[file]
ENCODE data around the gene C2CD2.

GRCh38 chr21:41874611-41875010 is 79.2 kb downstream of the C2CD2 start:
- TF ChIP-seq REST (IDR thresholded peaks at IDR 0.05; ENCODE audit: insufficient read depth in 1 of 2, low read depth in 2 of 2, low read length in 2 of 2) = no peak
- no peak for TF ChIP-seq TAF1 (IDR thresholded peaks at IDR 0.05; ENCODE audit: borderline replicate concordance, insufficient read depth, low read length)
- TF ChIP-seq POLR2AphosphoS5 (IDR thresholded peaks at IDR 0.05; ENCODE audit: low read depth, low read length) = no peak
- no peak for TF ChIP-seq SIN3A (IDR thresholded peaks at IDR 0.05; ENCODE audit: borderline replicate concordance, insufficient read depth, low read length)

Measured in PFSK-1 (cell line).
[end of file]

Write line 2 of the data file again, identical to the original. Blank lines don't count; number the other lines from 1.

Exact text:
GRCh38 chr21:41874611-41875010 is 79.2 kb downstream of the C2CD2 start: